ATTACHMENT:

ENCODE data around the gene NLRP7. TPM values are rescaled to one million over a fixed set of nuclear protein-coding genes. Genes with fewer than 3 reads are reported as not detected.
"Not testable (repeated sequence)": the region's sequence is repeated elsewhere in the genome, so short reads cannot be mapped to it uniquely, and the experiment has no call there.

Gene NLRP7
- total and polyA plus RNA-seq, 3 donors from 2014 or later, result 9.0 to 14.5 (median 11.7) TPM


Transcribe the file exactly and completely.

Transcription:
ENCODE data around the gene NLRP7. TPM values are rescaled to one million over a fixed set of nuclear protein-coding genes. Genes with fewer than 3 reads are reported as not detected.
"Not testable (repeated sequence)": the region's sequence is repeated elsewhere in the genome, so short reads cannot be mapped to it uniquely, and the experiment has no call there.

Gene NLRP7
- total and polyA plus RNA-seq, 3 donors from 2014 or later, result 9.0 to 14.5 (median 11.7) TPM